Arvadans will see a 12.3% increase in water tariffs in 2023

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After multiple incidents at water treatment plants over the past year, Arvada City Council has unanimously approved a 12.3% water rate increase to fund water improvements. the city’s aging infrastructure on October 17.

The rate hike will increase water bills for single-family homes by about $19 per fortnightly billing cycle on average for single-family homes.

The increase will result in an average water and wastewater rate increase of $13 per bi-monthly billing cycle for single-family homes. It also includes a bi-weekly $4 increase in water service charges and a bi-weekly $2 increase in sewage service charges.

The main cost drivers of the rate hike are a 15% hike in the price of raw water from Denver Water, the recommended issuance of a $50 million bond later this year that will fund infrastructure upgrades and an overall projected operating cost increase of $4.2 million in 2023.

Over the past five years, the average water rate in the city has increased about 3.55% per year, Gillis said. The bi-monthly service charge was last adjusted in 2022 for the first time since 2009.

Decades-old sewage treatment plants

At the heart of Arvada’s decision to invest in aging infrastructure are two water treatment plants: the Ralston Water Treatment Plant, built in the 1960s; and the Arvada wastewater treatment plant, built in the 1980s.

The RWTP is rated at 36 million gallons per day, while the AWTP is rated at 16 million gallons per day. 75% of Arvada’s raw water comes from Denver Water, while the rest is supplied by Clear Creek.

Two recent water main breaks and leaks through an outside wall of the RWTP over the summer have threatened the city’s water supply, as Arvada’s director of utilities, Sharon, told Israel, during a visit of the RWTP with Arvada Press.

“We had this water coming through this concrete which is 1960s concrete,” Israel said. “As soon as the water starts flowing, you start worrying about the overall structural integrity of the concrete — ‘How much worse is it going to get with water going through it?’ We knew we had to act very quickly, and to fix it, on one of the hottest days of summer, we had to have the plant dismantled. »

The RTWP was taken offline for six hours as crews frantically worked to fix the wall. Fortunately, the wall was repaired before most people got home from work, Israel said – although the threat of a disastrous shutdown looms.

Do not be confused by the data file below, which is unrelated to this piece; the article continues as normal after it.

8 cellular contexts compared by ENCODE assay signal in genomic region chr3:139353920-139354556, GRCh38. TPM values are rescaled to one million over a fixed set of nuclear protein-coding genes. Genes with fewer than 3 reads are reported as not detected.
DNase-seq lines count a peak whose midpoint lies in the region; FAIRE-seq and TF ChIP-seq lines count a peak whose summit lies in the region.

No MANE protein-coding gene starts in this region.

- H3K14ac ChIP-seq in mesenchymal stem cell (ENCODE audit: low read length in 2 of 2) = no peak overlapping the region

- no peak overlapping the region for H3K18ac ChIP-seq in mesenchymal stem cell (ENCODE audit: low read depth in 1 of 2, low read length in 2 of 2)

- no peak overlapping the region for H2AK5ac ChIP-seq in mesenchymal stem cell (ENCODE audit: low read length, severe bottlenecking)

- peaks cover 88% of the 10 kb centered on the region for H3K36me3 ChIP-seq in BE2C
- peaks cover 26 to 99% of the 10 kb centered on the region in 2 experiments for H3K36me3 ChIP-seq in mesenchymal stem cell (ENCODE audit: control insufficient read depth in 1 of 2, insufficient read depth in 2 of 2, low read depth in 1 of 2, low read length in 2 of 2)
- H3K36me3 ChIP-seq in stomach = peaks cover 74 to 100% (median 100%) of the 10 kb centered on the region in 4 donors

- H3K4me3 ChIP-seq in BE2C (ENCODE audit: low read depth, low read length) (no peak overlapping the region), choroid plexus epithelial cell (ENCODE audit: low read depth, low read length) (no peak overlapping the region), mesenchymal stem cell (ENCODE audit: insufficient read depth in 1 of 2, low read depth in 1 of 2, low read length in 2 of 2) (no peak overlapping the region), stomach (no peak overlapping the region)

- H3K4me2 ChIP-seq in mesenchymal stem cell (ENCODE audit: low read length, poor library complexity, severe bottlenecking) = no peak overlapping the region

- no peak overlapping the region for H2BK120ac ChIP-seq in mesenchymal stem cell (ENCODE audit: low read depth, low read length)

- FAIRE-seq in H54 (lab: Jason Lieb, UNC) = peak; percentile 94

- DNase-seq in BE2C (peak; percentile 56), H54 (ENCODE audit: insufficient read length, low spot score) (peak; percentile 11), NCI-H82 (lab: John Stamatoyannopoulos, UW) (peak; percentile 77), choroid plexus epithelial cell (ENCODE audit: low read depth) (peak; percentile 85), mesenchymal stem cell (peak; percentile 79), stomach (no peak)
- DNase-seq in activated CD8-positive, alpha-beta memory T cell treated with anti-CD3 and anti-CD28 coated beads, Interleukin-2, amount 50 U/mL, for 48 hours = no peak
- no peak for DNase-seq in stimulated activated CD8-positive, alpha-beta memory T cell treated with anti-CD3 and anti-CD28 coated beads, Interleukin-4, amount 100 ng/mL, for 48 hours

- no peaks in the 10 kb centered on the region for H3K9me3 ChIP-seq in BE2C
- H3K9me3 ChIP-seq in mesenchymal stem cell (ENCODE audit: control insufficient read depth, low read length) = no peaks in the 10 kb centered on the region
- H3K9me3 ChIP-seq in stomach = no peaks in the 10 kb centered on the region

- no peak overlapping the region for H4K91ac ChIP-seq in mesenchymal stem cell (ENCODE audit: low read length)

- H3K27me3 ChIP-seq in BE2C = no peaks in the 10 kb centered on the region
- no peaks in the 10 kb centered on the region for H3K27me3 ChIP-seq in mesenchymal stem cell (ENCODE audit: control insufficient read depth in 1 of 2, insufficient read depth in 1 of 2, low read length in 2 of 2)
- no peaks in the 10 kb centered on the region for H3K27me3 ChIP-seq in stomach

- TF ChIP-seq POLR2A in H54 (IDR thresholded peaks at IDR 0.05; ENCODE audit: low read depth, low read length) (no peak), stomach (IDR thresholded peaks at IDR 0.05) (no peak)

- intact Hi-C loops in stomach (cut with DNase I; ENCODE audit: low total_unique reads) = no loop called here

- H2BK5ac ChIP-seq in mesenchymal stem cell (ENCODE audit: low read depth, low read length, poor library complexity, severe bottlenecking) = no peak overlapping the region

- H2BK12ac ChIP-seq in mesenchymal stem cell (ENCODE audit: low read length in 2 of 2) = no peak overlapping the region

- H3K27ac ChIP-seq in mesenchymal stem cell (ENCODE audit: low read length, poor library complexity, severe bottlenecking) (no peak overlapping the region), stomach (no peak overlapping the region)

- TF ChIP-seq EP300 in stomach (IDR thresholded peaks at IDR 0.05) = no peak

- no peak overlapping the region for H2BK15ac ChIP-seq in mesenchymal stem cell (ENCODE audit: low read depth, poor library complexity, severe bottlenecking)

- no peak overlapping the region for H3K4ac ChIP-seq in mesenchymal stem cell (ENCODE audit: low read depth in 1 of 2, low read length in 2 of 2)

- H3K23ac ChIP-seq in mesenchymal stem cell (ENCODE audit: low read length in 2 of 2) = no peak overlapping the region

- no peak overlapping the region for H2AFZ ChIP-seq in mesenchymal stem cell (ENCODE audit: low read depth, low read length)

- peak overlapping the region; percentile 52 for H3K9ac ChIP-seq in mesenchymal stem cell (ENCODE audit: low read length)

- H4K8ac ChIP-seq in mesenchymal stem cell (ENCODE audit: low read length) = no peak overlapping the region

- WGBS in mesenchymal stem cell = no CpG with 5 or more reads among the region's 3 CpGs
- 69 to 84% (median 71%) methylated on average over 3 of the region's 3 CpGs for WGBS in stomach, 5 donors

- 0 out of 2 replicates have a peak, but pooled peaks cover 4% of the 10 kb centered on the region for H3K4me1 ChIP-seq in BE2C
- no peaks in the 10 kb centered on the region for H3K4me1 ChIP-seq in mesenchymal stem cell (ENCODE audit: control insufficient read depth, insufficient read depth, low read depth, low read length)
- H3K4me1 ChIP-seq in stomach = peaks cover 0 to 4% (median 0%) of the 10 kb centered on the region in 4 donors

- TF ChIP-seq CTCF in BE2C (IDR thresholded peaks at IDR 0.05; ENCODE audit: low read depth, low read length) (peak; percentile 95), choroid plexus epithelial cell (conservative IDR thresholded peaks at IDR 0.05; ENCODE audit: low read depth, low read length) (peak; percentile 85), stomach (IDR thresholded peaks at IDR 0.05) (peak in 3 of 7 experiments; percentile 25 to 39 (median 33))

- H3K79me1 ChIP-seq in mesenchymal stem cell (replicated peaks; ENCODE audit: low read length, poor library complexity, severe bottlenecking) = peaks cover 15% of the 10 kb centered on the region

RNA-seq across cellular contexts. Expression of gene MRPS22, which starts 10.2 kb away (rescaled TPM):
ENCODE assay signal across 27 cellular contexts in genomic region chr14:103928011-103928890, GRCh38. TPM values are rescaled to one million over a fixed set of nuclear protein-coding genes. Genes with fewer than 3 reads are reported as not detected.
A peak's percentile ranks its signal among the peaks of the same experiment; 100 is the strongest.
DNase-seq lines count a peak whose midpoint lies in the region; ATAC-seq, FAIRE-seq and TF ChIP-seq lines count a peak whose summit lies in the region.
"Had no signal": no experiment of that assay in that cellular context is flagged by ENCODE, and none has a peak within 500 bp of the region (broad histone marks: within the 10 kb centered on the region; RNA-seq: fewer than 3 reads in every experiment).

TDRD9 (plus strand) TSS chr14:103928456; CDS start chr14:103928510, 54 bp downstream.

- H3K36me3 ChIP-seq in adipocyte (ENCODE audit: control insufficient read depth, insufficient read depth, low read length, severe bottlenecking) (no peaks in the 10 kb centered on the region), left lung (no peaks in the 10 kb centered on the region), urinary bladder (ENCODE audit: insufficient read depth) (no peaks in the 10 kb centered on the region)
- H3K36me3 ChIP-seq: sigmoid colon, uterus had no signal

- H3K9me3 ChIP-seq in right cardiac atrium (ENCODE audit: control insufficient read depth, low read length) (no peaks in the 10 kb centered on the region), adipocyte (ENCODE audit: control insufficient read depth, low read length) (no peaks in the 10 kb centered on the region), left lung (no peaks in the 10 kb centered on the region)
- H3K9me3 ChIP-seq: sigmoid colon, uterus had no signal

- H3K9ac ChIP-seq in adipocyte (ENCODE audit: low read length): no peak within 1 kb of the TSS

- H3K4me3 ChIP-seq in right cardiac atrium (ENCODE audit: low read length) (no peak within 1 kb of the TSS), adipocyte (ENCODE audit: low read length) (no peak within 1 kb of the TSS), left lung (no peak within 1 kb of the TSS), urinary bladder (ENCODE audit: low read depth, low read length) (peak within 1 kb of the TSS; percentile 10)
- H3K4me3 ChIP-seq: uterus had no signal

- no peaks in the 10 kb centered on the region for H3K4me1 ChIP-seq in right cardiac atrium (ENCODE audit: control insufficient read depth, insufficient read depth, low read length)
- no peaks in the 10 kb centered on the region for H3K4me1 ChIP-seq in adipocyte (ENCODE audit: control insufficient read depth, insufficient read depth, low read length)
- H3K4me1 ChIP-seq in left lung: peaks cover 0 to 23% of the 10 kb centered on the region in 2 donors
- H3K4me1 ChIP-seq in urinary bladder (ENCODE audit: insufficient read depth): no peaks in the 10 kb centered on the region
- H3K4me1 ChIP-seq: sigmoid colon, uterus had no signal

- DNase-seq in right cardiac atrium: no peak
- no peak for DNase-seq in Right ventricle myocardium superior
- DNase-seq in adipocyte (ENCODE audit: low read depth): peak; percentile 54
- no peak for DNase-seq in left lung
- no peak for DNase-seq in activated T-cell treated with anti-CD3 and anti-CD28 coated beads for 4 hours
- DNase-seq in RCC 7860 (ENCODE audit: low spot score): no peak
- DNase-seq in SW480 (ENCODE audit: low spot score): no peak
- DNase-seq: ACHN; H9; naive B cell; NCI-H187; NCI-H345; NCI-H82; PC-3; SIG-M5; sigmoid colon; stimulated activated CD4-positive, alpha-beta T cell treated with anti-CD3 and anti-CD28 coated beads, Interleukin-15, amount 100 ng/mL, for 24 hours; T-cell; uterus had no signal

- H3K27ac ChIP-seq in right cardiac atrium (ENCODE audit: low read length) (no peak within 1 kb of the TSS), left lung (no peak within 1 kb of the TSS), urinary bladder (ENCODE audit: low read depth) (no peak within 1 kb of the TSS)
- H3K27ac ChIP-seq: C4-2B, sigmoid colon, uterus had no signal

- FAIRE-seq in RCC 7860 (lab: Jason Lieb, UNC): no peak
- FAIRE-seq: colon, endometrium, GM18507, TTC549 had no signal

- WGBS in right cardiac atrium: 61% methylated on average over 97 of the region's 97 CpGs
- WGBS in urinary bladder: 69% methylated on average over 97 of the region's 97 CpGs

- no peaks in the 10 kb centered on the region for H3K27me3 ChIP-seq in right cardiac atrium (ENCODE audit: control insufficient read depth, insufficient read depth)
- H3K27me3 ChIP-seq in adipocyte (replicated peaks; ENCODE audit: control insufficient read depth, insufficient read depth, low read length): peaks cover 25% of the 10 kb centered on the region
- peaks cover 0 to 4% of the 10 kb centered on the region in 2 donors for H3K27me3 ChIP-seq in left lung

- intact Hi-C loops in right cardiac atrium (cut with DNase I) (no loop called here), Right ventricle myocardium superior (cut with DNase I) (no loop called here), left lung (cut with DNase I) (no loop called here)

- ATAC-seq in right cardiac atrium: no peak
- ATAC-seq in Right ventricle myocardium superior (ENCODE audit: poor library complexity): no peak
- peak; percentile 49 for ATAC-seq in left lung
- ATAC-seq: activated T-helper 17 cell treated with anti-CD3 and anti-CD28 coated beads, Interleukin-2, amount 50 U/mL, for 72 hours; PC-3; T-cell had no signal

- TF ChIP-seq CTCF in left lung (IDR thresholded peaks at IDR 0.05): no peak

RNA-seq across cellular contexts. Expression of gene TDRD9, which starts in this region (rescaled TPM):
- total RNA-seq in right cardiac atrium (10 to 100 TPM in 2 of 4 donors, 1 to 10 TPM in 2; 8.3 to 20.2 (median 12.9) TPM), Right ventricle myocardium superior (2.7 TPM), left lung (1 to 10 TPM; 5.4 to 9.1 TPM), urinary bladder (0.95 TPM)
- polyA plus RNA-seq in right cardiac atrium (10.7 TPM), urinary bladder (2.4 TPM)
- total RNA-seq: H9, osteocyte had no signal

“We knew it was a risk,” Israel said.

Bethany Yaffe, a civil engineer with the city’s public works department, said the plants are designed to operate well for about 50 years before requiring “significant reinvestment”.

“We typically look around 50 years before we need significant reinvestment,” Yaffe said. “Pipelines built with PVC tend to be a bit longer, like 70 years, but with metal or they have old concrete pipes, those are much less. And especially in this area where the soil is very corrosive, we tend to see problems with breaks and things in the hose.”

Israel pointed out that the 1974 Safe Drinking Water Law prompted cities across the country to build water treatment facilities, including Arvada.

“There’s a lot of infrastructure from that era – from the 60s and 70s – across the country,” Israel said. “The situation that Arvada finds itself in is very common in many cities that existed at that time. Everyone, in 1974, was subject to a whole new set of federal regulations. Everyone built their factories in the 60s and 70 and now everyone’s plants are getting old. If you look all over the metro area, there are a lot of plants that have the same vintage.”

Nonetheless, Israel added that since Arvada has “historically lower” water tariffs compared to other cities in the metropolitan area, the city’s water tariff will always be in the “lowest third of any the metropolitan area”, even with the increase in fares.